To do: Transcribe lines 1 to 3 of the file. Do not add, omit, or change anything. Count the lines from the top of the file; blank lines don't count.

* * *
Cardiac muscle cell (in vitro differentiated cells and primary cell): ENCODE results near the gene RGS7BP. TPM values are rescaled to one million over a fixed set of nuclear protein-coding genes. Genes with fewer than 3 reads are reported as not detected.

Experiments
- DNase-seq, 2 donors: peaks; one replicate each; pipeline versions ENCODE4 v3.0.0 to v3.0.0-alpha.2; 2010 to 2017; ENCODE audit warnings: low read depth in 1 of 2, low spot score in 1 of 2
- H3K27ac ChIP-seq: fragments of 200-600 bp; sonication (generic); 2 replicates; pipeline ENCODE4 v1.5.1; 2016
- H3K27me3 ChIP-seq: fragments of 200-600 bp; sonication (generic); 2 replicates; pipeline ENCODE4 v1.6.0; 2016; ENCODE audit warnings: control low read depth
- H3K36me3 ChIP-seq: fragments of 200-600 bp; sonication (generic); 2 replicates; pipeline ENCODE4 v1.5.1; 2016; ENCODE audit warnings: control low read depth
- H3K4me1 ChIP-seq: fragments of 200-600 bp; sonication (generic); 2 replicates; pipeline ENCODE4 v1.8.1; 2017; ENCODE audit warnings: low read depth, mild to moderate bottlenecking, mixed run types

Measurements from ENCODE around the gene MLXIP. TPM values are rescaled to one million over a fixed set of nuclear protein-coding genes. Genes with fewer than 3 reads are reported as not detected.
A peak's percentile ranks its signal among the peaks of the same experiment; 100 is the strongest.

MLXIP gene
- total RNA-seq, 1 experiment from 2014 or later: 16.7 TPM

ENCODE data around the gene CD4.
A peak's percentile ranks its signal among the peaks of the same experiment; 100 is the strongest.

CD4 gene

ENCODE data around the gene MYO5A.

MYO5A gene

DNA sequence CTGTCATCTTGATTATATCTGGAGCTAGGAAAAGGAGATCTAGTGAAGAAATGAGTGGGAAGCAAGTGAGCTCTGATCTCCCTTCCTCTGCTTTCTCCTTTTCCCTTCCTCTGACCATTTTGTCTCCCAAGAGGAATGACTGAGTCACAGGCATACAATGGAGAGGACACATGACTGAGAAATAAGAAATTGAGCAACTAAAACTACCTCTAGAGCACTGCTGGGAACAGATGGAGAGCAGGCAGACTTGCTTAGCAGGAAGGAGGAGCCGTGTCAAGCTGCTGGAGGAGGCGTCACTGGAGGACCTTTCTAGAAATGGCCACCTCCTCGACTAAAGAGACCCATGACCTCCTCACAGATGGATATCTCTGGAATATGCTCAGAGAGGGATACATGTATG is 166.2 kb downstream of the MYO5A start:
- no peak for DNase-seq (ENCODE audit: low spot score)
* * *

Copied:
Cardiac muscle cell (in vitro differentiated cells and primary cell): ENCODE results near the gene RGS7BP. TPM values are rescaled to one million over a fixed set of nuclear protein-coding genes. Genes with fewer than 3 reads are reported as not detected.

Experiments
- DNase-seq, 2 donors: peaks; one replicate each; pipeline versions ENCODE4 v3.0.0 to v3.0.0-alpha.2; 2010 to 2017; ENCODE audit warnings: low read depth in 1 of 2, low spot score in 1 of 2